Lionfish: Terror of the Coral Reefs, Part 3
In recent years, Indo-Pacific lionfish have invaded reefs throughout the southeastern United States, the Caribbean Sea, and much of the Gulf of Mexico, including in Gray's Reef, Florida Keys, and Flower Garden Banks national marine sanctuaries. With enormous appetites and no natural predators, these fish are threatening the integrity and health of these precious habitats. But why, exactly, have lionfish been so successful in their new habitats? Hollings Scholar Kelsey Miller worked this summer with Dr. James Morris to find out.
You've probably heard of survival of the fittest—only the best and strongest individuals live to reproduce, causing the entire species to grow stronger and adapt to change over time.
Hollings Scholar Kelsey Miller worked this summer with Dr. James Morris to study how this could be helping a highly invasive species undermine coral reef ecosystems in the Atlantic Ocean.
I set up and manned physiology experiments, looking at the fitness of the invasive lionfish.
The theory is that only the strongest and healthiest lionfish made it through the stress of capture, transport, and captivity while they were aquarium pets prior to being released into the Atlantic in the 1980s. Some call them "superfish."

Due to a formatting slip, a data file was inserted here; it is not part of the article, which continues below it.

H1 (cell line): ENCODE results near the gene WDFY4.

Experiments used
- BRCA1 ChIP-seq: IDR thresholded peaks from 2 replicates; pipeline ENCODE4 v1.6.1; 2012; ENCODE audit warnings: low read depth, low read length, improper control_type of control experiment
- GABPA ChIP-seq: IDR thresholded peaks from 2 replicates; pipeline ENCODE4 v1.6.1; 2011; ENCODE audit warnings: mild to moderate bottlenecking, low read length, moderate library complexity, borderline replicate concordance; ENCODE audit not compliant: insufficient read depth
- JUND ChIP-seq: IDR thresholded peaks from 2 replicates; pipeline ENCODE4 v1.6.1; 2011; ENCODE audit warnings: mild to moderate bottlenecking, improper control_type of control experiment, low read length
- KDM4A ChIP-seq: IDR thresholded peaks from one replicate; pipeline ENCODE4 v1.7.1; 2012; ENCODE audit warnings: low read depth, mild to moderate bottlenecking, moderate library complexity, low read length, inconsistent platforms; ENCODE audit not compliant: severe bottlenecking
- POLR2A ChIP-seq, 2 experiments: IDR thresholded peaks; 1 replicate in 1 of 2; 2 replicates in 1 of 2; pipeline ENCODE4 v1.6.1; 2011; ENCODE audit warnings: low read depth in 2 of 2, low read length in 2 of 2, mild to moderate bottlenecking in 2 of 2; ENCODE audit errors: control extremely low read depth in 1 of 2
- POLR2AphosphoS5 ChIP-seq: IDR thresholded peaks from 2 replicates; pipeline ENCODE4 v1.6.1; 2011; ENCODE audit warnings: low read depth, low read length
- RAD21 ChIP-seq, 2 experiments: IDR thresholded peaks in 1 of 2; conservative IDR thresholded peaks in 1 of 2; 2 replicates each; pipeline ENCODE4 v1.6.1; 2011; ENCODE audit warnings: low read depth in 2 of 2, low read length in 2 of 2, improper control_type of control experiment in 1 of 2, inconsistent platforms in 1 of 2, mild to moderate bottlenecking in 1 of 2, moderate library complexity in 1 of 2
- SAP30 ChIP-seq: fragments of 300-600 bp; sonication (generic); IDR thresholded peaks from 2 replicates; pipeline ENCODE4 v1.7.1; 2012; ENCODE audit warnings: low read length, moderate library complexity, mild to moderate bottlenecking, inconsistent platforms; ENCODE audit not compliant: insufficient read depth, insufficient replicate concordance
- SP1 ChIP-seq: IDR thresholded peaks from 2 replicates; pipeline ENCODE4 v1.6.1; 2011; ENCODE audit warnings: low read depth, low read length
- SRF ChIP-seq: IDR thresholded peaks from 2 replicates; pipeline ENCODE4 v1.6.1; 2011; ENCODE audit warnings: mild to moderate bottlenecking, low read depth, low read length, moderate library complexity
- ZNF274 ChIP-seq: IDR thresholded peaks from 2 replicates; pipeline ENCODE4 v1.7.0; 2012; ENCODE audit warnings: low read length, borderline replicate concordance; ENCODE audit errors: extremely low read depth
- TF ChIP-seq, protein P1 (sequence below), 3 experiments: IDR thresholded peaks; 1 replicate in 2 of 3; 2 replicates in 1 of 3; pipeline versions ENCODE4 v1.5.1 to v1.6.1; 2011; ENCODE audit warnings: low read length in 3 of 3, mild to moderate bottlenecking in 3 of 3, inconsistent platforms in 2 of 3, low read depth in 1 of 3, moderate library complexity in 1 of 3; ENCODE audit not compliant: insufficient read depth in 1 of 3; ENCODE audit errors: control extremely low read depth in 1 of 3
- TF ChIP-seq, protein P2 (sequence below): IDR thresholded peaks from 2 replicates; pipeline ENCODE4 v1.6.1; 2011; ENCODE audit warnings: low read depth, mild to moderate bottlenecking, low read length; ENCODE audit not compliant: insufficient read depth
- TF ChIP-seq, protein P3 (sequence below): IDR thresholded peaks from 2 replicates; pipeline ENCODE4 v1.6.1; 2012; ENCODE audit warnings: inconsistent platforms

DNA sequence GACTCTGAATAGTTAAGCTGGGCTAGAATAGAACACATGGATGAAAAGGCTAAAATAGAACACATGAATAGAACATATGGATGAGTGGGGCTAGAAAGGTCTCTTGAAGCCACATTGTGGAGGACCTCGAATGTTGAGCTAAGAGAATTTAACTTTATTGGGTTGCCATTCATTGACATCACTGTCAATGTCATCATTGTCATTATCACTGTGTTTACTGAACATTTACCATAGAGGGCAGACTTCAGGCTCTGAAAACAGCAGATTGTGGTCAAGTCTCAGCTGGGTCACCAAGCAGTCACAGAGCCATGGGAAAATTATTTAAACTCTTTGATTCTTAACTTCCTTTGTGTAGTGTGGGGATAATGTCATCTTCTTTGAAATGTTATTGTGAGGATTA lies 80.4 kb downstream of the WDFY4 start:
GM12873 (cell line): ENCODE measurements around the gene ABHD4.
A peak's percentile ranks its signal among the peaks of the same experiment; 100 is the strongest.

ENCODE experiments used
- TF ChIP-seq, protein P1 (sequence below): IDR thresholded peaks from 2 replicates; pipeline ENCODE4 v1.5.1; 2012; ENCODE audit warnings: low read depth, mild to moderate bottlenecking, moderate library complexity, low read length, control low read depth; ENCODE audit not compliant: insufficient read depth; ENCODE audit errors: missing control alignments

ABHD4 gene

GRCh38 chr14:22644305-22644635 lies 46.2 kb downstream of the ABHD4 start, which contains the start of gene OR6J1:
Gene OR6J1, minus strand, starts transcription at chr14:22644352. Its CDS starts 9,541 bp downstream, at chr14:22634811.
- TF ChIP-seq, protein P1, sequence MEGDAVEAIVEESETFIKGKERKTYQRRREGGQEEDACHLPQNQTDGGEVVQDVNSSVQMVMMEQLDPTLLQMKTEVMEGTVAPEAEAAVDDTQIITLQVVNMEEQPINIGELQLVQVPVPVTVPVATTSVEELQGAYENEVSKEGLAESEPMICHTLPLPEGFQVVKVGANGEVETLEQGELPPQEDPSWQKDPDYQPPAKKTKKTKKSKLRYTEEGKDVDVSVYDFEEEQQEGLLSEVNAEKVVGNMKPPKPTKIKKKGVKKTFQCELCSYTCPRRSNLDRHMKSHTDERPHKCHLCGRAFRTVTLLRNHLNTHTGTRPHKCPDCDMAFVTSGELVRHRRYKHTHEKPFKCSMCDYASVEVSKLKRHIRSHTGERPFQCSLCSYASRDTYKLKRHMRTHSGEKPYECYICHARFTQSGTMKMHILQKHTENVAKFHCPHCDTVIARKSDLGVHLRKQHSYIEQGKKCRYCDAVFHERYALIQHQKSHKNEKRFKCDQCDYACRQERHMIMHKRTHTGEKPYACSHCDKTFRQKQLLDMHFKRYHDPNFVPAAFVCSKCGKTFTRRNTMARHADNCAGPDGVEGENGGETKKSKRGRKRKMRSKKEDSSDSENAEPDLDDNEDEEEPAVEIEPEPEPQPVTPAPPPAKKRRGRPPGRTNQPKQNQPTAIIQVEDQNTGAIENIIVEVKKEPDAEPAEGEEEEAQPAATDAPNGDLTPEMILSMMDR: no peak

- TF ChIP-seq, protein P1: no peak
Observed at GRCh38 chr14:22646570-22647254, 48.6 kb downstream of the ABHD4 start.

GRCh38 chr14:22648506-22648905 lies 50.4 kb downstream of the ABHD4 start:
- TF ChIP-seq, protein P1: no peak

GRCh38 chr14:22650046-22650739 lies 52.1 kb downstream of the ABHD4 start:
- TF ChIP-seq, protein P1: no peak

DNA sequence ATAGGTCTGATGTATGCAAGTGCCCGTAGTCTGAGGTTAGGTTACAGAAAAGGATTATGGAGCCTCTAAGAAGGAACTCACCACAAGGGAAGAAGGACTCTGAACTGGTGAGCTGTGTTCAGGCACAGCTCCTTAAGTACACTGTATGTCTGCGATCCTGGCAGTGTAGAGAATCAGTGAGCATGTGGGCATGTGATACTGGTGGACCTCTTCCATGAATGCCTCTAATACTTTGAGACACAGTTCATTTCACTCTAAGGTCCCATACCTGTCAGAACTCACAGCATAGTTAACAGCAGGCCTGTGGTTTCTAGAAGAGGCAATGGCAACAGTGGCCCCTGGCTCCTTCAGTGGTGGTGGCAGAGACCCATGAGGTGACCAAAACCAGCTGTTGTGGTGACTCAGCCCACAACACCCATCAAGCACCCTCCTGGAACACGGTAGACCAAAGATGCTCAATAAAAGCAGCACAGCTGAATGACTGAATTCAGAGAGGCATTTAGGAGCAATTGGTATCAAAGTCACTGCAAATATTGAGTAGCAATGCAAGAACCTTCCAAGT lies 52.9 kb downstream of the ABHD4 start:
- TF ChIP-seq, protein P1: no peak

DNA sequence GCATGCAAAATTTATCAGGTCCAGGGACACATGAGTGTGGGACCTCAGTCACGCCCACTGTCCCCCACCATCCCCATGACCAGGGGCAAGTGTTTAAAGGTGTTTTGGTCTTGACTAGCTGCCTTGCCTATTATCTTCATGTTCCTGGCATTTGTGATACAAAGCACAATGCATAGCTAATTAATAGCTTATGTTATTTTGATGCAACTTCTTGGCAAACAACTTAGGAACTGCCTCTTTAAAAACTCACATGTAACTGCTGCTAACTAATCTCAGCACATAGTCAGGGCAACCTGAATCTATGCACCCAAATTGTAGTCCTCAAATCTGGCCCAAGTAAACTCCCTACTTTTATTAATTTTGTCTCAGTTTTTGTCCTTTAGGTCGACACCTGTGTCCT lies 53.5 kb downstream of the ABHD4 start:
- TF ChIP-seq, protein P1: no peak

What we're trying to do is to see how these invasive animals have become so successful, and we're going to try to compare these invaders from the Atlantic to the native Pacific fish.
The fish that have invaded the Atlantic may have some physiological advantages because they started from such a small population.
If the study finds that lionfish in the Atlantic are in fact some kind of "superfish," it could mean trouble for coral reefs. Big trouble.
These invaders eat practically anything, while they have no known predators themselves. When it comes to survival of the fittest, the impact lionfish are having on the native ecosystem could be a turning point in the battle to protect our coral reefs.